Carmakers to build charging network
The venture, called Ionity, is backed by German auto giants BMW, Daimler, Volkswagen - with its Audi and Porsche brands - as well as by US carmaker Ford.
In a statement released on Friday, the new company said it would be headquartered in Munich, Germany, and planned to open its first 20 High-Power Charging (HPC) stations in Germany, Norway and Austria this year.
Read more: E-car quota debate gathers momentum
The stations would be located at 120-kilometre (75-mile) intervals along major roads and run in partnership with highway service providers Tank & Rast, Circle K and OMV. The offering would be expanded to 100 stations across Europe by 2018 and was planned to be completed with a network of 400 stations by 2020, the statement said.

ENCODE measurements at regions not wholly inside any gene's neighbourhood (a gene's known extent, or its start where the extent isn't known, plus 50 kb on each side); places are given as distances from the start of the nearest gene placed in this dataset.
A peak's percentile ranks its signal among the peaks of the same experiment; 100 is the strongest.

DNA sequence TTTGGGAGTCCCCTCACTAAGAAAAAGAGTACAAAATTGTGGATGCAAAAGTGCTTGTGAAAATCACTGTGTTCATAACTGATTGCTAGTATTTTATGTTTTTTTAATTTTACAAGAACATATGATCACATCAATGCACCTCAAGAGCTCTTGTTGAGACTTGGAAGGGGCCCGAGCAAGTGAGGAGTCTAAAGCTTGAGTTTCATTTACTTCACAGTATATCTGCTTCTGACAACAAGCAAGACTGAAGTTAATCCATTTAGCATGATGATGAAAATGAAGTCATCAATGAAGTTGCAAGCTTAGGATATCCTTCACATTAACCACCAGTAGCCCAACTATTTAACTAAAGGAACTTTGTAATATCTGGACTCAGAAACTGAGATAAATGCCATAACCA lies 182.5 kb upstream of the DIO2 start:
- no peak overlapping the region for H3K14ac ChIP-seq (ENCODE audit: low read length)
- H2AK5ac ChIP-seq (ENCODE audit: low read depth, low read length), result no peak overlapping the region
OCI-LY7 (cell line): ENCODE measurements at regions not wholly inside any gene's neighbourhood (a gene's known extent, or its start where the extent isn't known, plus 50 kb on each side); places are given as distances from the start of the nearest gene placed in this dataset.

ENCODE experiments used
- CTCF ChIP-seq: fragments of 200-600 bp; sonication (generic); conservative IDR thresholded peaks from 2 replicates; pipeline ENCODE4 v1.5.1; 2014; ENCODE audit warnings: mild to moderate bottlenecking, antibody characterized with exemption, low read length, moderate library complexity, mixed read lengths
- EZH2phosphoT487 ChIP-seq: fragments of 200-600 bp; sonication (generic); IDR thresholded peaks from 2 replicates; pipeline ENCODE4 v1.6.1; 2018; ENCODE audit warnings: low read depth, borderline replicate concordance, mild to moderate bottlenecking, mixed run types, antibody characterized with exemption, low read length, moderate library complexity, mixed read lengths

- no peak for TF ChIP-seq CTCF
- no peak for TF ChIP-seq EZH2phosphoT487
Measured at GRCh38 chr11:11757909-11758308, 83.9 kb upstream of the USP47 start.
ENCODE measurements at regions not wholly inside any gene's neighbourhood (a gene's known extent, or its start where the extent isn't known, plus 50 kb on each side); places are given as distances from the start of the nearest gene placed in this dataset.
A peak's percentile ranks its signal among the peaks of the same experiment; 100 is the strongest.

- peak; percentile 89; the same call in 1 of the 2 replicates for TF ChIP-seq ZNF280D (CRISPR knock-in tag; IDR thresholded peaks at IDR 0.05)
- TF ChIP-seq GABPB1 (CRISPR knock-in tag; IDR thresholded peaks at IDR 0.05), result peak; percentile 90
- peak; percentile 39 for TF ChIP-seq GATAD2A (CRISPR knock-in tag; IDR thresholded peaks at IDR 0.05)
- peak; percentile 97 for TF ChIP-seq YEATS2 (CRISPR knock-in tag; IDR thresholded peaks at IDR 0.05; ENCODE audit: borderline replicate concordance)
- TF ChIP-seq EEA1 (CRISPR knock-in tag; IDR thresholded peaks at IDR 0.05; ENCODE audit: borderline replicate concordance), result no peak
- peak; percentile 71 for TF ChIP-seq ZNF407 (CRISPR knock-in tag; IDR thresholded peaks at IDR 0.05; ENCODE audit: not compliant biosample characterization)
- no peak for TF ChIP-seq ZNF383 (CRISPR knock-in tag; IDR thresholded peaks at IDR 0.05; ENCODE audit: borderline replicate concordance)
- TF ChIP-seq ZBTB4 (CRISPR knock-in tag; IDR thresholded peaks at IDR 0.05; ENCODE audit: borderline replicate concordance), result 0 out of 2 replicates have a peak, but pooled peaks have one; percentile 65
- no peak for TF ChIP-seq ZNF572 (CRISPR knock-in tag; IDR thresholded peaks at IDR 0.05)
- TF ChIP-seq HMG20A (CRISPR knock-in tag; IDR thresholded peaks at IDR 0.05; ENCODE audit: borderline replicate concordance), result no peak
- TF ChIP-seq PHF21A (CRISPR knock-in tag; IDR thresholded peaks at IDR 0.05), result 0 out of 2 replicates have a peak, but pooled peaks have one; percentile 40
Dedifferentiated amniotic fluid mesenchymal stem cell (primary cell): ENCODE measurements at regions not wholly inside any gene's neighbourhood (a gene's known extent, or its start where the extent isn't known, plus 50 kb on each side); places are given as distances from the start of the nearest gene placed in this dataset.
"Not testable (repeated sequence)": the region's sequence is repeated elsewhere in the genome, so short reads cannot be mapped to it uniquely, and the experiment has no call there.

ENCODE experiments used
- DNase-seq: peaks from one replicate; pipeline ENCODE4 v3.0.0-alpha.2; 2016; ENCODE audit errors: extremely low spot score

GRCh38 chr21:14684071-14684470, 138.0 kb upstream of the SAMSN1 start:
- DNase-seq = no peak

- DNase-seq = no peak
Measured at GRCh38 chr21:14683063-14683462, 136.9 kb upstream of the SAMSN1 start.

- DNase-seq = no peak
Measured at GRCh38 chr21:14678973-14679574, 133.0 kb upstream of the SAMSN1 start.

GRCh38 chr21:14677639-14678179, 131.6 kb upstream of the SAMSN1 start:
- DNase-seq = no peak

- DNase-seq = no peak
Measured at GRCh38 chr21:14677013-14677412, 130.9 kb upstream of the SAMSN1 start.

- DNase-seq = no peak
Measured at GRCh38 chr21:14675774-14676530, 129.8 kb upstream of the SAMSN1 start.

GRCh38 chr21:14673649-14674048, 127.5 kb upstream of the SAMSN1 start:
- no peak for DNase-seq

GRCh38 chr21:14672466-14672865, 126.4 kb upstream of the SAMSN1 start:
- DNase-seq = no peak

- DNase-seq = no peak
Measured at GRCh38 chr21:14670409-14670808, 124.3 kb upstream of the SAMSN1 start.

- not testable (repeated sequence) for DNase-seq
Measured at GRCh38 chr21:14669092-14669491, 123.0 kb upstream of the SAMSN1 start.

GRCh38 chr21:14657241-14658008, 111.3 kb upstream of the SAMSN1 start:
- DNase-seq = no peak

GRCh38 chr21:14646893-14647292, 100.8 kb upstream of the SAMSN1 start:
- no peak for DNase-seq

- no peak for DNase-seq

"The first pan-European HPC network plays an essential role in establishing a market for electric vehicles," Ionity's chief executive Michael Hajesch said, adding that the fast-charging stations would also offer digital-payment capability.
Anxiety over whether battery-powered cars have the range to reach their destination is inhibiting some drivers from switching from conventional cars running on diesel or petrol. Ionity seeks to ensure that electric vehicles produced by Europe's established carmakers can get quickly back on the road after hooking up to an HPC station.
Read more: Bicycle, tram, e-car: Why e-mobility still has no chance in Berlin
Each charging point will have a capacity of 350 kilowatts (kW), and will use the existing European standard, the Combined Charging System, to reduce charging times compared to existing systems. Ionity said the system was not tied to brands, like for example the network of US e-car pioneer Tesla. This should make electric vehicles more appealing to drivers.
uhe/jbh (dpa, Reuters)